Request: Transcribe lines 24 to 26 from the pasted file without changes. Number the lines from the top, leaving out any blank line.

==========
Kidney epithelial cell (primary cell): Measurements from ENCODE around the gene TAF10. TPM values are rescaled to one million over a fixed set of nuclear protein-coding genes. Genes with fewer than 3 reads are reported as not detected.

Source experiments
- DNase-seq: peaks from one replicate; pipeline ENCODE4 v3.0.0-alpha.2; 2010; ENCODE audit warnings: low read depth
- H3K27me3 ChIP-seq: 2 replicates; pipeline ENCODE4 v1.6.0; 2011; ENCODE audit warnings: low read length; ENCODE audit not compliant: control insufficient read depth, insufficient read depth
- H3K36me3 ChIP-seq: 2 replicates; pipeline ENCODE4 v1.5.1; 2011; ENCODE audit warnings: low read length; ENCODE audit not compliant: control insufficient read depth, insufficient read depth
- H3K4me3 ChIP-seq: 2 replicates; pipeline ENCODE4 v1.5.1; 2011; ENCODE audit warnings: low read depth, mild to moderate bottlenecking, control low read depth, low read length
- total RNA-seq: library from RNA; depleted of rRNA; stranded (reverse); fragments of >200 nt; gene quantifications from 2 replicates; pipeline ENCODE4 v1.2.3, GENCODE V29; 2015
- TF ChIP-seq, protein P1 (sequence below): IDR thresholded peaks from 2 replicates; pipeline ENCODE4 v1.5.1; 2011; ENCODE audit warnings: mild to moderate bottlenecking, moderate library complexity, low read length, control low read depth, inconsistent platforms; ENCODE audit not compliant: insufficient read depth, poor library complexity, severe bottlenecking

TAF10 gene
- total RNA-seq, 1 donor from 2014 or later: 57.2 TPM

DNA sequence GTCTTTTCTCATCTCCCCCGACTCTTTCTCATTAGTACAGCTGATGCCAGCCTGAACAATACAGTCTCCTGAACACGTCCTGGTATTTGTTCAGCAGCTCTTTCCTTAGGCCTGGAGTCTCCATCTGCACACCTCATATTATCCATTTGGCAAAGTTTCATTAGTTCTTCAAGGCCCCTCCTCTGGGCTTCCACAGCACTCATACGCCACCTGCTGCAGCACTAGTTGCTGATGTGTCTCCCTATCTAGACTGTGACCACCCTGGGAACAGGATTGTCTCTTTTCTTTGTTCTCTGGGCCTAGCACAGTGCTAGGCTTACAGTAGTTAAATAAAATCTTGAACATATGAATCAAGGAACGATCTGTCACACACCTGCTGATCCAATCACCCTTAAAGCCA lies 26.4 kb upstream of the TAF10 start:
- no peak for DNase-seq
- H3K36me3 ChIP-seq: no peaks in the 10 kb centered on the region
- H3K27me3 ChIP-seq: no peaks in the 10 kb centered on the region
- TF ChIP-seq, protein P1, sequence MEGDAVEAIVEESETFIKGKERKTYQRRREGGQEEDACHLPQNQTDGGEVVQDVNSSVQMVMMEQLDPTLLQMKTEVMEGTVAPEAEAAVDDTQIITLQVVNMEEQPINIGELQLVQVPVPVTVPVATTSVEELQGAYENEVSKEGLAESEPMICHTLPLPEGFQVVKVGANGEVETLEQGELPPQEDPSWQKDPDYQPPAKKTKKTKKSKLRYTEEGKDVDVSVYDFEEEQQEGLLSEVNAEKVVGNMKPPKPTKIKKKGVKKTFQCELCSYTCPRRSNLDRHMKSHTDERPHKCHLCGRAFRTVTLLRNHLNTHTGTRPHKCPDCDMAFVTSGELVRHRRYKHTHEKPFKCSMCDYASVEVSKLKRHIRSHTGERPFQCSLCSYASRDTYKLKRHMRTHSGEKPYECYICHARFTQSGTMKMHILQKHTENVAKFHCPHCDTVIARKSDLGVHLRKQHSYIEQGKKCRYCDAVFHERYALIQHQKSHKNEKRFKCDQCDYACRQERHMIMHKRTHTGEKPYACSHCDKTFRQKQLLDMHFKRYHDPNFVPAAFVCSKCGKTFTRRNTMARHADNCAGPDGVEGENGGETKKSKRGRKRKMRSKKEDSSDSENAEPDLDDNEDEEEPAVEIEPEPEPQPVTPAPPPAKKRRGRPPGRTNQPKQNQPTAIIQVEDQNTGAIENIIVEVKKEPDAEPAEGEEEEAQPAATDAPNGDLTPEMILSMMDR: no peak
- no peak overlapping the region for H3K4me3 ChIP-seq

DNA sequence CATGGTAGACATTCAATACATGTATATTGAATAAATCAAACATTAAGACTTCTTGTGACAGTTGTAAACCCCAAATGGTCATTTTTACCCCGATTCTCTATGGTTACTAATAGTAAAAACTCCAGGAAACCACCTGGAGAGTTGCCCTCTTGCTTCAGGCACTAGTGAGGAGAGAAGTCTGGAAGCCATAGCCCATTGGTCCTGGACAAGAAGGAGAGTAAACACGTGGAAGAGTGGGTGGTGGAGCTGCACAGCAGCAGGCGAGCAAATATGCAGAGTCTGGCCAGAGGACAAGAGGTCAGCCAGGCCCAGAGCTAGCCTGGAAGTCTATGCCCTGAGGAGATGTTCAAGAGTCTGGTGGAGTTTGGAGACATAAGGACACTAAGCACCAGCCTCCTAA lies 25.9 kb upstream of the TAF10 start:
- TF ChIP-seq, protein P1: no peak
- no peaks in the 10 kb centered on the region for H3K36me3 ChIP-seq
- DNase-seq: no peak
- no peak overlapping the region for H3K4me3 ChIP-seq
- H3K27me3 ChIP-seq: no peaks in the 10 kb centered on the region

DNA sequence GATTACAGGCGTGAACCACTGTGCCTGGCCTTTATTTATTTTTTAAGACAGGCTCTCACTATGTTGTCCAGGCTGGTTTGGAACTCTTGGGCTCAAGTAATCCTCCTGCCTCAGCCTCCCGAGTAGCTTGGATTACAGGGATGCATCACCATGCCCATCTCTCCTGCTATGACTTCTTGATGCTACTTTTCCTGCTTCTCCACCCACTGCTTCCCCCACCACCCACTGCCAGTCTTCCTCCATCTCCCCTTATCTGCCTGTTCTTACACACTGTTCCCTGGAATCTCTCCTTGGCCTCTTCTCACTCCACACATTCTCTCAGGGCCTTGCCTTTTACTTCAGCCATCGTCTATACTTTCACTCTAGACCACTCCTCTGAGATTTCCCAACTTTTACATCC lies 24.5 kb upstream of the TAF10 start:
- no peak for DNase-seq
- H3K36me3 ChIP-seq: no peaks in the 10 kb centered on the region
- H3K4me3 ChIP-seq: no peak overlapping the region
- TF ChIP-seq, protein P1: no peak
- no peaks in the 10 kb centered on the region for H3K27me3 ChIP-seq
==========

- no peak for DNase-seq
- H3K36me3 ChIP-seq: no peaks in the 10 kb centered on the region
- H3K4me3 ChIP-seq: no peak overlapping the region